The designer Alice Wang visited us in the Appartamento in Milan and talked to us about her approach to design and the methodologies she uses. Looking at mundane activities from a psychological and emotional point of view with a particular interest in the man machine relationship, she manages to create everyday objects with a certain twist, unmasking the "dark side" of our everyday actions. Her latest project Chairs for the Dysfunctional is dealing with the fact that the society we live in is changing and therefore the interactive side of these daily objects should change with us. "Perhaps the function of the objects stay, but it is the process of how we interact with them that must change. Should there be different chairs designed for people with different sitting habits? Do you sit on all four legs or just two? Do you continuously shake your leg? Or do you like to sit with your back facing the public?" This series of chairs, presented at this year's Salone Satellite in Milan, illustrates each of these stories. "Will these chairs become props that normalize the unwelcomed habits? Or will they act as therapy to â€œcureâ€ oneâ€™s syndromes?"
This chair is specially designed for people who tilt their chairs. It has a spirit leveler attached to the side allowing one to measure how balanced one is.
Researchers believe these unconscious muscle movements may be caused by a chemical produced in our brain to trigger additional calories to be burnt. This chair calculates the amount of calories burnt when one fidgets or shakes their leg when sitting down.
Researches show that taller people are more likely to be successful in life. This may well be part of the natureâ€™s natural selection process, however, can products help strive against such theories? In order for shorter people to still have a chance of survival in the modern day society, these chairs are specially designed so everyone is equal at the table. The taller one is, the shorter their chair should be. Each chair can be customized so everyone sits at the world average sitting height of 140cm.
Those with excess gas in their abdomen can find it difficult to hold it in sometimes, even at important times such as formal dinner gatherings or meetings. Quietly letting the gas out may be the solution, but although the sound may be muted, the scent is still present. It can often cause misunderstanding and unnecessary embarrassment for the innocent others.This chair announces who the gas is from by amplifying the silent fart exhausted.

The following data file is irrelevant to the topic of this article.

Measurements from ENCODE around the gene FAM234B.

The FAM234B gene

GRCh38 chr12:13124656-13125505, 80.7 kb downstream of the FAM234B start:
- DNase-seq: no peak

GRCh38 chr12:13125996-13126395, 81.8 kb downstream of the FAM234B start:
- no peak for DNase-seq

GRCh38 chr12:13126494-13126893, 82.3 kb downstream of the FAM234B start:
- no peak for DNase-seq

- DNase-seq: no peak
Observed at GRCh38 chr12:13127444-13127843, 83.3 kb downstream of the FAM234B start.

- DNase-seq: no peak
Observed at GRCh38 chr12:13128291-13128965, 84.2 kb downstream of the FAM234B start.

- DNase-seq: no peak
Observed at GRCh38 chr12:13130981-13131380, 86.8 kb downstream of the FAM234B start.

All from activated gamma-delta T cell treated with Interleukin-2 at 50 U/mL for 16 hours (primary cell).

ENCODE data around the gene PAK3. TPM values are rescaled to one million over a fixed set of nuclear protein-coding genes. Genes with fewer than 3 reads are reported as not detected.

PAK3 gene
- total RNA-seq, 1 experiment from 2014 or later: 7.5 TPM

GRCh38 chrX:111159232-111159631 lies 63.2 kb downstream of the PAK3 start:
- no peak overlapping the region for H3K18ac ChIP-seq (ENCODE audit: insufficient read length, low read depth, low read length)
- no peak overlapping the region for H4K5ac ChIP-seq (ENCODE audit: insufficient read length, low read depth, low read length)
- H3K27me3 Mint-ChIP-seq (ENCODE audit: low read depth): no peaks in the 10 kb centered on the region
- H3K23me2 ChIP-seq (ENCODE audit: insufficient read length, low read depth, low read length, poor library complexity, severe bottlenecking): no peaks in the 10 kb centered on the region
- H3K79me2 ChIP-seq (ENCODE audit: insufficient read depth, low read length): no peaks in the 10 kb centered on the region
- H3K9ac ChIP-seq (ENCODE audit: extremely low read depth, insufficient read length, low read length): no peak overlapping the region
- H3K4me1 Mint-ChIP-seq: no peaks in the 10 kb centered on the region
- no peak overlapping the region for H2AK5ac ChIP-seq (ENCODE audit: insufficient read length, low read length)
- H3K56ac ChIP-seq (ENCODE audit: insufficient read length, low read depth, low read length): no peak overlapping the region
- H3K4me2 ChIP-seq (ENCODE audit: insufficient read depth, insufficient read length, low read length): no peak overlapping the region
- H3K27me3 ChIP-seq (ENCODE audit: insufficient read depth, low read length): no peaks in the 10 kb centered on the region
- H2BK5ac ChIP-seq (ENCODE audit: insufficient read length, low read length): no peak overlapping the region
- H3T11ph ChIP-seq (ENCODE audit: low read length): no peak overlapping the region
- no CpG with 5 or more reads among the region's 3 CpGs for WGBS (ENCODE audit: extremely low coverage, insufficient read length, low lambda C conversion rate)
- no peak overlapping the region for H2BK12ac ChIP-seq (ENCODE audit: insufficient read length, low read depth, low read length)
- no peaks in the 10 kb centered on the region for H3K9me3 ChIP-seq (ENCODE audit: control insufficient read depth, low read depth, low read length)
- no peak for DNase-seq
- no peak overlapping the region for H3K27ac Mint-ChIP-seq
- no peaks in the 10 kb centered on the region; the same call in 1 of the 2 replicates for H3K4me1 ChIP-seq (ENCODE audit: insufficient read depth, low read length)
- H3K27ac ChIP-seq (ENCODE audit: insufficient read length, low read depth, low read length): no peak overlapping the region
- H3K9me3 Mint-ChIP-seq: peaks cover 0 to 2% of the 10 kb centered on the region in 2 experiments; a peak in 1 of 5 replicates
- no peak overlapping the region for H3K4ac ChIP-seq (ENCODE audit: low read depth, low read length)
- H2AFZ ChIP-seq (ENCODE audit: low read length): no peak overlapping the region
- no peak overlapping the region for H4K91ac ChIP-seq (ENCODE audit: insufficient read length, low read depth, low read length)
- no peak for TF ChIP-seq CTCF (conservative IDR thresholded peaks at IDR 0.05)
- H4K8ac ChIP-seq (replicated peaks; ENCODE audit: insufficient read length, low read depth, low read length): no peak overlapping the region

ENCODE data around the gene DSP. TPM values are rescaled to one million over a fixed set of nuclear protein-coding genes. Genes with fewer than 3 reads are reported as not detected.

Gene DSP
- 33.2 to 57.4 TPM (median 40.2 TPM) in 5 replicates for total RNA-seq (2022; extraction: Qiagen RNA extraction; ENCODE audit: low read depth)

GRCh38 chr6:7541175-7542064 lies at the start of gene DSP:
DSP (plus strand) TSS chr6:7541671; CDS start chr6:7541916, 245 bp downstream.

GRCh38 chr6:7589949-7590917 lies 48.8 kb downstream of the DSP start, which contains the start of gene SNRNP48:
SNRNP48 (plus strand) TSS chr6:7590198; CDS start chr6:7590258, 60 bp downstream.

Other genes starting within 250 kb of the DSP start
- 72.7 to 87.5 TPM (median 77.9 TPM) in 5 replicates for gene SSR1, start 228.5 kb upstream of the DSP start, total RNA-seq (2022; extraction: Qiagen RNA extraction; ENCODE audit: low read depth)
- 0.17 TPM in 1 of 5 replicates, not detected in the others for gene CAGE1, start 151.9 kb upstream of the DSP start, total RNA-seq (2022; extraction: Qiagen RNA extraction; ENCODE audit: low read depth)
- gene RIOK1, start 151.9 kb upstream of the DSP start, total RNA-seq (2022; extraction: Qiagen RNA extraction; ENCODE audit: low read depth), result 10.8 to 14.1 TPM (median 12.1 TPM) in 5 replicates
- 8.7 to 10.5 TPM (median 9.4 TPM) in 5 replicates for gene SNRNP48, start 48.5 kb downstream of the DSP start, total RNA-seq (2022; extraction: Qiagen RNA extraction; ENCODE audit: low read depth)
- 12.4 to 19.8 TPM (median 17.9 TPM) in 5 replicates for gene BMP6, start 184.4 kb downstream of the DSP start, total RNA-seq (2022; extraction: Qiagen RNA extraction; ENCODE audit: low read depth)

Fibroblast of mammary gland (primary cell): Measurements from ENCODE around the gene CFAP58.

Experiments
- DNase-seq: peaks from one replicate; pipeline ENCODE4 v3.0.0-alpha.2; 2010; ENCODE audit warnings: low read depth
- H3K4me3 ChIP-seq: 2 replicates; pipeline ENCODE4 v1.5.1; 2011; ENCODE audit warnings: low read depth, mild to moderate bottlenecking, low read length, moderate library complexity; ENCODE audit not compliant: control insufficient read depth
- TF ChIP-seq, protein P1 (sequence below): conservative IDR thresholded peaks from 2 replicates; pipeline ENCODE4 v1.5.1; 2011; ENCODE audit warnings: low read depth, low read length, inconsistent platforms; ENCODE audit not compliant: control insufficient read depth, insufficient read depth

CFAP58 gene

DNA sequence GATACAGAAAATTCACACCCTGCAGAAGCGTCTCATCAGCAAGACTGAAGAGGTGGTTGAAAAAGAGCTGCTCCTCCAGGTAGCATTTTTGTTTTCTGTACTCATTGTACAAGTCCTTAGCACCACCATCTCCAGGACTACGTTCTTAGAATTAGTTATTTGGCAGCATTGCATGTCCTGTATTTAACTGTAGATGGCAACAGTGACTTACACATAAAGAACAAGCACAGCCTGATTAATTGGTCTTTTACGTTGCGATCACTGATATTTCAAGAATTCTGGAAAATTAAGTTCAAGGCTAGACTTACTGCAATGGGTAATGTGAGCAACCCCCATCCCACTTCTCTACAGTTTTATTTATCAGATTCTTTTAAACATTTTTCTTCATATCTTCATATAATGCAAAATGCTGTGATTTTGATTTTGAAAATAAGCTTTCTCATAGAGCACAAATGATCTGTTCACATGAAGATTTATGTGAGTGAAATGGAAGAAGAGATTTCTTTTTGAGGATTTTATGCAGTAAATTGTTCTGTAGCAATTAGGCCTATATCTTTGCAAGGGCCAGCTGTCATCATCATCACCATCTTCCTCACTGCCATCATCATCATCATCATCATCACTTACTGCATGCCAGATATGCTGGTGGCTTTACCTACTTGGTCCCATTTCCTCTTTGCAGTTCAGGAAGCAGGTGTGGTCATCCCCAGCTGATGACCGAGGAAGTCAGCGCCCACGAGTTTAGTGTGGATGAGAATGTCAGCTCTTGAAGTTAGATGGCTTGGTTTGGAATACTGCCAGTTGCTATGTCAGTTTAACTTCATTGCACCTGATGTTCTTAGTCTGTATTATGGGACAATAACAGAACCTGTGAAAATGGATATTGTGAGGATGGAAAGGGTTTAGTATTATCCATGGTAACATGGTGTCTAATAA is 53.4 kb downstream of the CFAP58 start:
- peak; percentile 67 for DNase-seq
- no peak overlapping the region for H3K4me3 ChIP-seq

More and more people are reliant on online social communities such as Facebook and Twitter, leading to possible technology related anti-social behaviours. Those who are used to regularly publishing their personal life online may have difficulty adjusting to public scenarios in real life and may loose the ability to speak or interact with others face to face.This chair allows one to update their status like they usually do on their online profiles byputting up various signs that shows their current status.
Brit Leissler lives and acts between London and Berlin. After receiving a Master degree in product design from the Royal College of Art in London she started her own Shoot the Stylist! design studio. She also works as a design educator for various institutions and founded Punch'n'Cuddle Ltd., producing and distributing her own products.
When taking a break from the design world she writes, sings and composes quirky electronic pop or travels the planet. Brit loves all forms of eccentricity, joins up the dots and aims to get into interesting conversations with all kinds of weird and wonderful people. As a hardcore digital camera gunslinger she shoots everything that moves and grooves. She doesn't eat animals, is hot for cheese, loves the Kensington Squirrels, robotic dance moves and life enhancing ideas.